Nursing students currently enrolled in an undergraduate bachelor of nursing programme (n=390) at a regional university campus were invited to attend peer-to-peer teaching of clinical skills over a one semester period. Of this sample a total of 41 first (n=14) and second (n=27) year nursing students attend these sessions. At completion of the labs the attending students were then asked to complete a nine item Likert scale (strongly agree to strongly disagree) and four opened ended questions of their experience of peer-to-peer teaching. The Likert scale posed statements such as “the peer-to-peer skills sessions have boasted my confidence in performing nursing skills; having an academic present with the peer tutors is good in helping me to understand and apply my nursing skills; I feel encouraged to actively participate within the peer-to-peer skills sessions”. These were offset with some negative responses so as not to cast the SNAPS programme as a complete success. These negative statements include: “I feel the student peers do not have enough clinical experience to be effective; the peer-to-peer learning should be just that peer-to-peer, a nursing academic should not be present. Descriptive statistics were used to evaluate and analyse the student responses. In line with institutional policy as this was an evaluation of teaching practice ethics approval was waived for this study.


There were two main drivers students attended the SNAPS sessions: for the first years it was because they had assessment due on their ability to undertake and interpret vital signs observation and for the second years it was because they were about to go out into clinical placement. That said the students were in favour of the peer-to-peer learning as a whole with 80% (n=33) strongly agreeing with the statement peer-to-peer learning boast my confidence and 83% (n=34) strongly agreeing that they felt encouraged to participate. Responses associated with the academic being present were also very favourable with 90% (n=37) feeling that having an academic present help them to understand and apply the skills more effectively. Using deductive content analysis three themes were identified from the open-ended questions: feeling grateful, feeling confident and identified skills deficit.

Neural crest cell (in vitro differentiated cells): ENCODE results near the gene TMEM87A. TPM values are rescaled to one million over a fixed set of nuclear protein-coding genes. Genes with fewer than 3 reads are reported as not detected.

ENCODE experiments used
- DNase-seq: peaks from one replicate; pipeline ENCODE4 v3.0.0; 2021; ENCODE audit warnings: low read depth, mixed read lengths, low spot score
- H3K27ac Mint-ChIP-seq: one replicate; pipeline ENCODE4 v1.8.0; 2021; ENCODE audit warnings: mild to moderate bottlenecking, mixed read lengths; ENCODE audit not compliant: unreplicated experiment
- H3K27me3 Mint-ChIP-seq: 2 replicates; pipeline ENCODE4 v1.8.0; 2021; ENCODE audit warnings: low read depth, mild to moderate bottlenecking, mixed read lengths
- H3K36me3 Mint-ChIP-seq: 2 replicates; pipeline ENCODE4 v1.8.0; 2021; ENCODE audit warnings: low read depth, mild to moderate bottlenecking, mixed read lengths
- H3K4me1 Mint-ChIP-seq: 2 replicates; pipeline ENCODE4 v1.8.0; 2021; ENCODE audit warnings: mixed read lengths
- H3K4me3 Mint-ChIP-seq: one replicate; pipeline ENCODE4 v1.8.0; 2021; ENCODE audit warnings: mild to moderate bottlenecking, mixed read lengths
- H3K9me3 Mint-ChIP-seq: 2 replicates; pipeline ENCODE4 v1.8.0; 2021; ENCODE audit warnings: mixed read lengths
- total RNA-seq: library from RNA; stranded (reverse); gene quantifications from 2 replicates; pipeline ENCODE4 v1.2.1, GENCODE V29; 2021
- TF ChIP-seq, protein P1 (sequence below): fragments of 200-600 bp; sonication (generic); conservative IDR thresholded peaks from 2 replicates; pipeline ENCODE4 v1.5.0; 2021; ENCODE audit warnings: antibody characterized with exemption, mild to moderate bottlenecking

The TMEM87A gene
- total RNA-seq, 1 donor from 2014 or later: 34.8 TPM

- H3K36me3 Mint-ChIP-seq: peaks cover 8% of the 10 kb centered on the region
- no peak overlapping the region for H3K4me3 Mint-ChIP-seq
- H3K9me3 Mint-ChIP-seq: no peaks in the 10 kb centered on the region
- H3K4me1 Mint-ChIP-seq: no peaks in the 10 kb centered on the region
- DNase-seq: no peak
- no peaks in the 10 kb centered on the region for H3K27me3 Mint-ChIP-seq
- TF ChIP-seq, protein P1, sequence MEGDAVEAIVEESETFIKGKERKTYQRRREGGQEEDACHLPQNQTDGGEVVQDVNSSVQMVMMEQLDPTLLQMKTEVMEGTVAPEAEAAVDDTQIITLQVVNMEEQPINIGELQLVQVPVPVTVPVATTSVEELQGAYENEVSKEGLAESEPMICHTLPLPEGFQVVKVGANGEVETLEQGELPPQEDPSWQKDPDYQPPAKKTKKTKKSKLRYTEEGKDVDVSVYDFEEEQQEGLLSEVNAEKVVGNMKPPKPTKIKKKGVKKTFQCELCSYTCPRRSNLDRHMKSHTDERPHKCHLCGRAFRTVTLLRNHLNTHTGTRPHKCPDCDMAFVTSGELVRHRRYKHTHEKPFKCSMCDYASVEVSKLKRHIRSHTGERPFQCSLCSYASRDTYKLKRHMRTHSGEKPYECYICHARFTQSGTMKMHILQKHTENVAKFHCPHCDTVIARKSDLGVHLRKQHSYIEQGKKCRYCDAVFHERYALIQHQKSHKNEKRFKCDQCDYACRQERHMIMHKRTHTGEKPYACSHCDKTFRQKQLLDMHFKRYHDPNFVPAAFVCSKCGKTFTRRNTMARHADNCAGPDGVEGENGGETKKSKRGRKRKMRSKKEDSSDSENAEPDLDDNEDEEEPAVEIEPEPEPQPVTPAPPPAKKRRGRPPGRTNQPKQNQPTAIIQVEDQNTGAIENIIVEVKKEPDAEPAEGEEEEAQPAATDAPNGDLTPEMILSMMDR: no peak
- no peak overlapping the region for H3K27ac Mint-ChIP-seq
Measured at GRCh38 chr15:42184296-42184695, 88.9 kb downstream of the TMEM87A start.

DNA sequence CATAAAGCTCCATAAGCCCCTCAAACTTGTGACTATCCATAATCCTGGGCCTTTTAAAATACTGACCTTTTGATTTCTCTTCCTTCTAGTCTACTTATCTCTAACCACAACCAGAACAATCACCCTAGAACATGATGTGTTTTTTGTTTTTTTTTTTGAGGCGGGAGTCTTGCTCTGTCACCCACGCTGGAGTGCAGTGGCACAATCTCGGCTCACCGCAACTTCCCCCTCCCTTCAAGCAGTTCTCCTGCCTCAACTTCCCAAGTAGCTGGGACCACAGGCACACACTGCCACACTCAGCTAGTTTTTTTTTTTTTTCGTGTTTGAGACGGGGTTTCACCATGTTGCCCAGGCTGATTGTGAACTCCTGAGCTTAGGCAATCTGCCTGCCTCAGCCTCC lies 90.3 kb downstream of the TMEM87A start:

Peer-to-peer learning has been shown to improve confidence in those that attend. This project certainly demonstrated that with the added advantage that students’ felt able to be more inclusive in. Having and academic present also boasted confidence inasmuch that the peer tutors also had opportunities to learn from an experienced registered nurse as well as those students who attended to practice their skills.


It is readily accepted that the sample size was small (11%) given the total cohort number. However, we contend that as the SNAPS sessions were voluntary we were pleased with the number that attended. We were also disappointed that no third year nursing student attended and we put this down to the fact that they were not on clinical placement during this semester and therefore the necessity of practicing or enhancing their skills was not a priority. However, because of the popularity of the SNAPS sessions we are looking at running in the next academic semester so as to capture all three years simply because they will all be going out into clinical placement at some point during this time.

Implications for Nursing Education

It is evident from this project that peer-to-peer learning supports teaching of the clinical skills to a certain specified level; this level is often focused on skills mastery at an elementary level. The inclusion of a nursing academic supports application and integration of these skills by using clinical experience and constructive alignment strategies that supports deeper learning. The benefits to this approach ensure that the student feels comfortable and feels less pressure to perform in a safe environment. However, while the benefits are clear, this approach is resource intensive inasmuch that it requires an academic to present during specified times. In addition the skills sessions have to revolve around the peer tutors own clinical placement schedule as well as attending to their own study.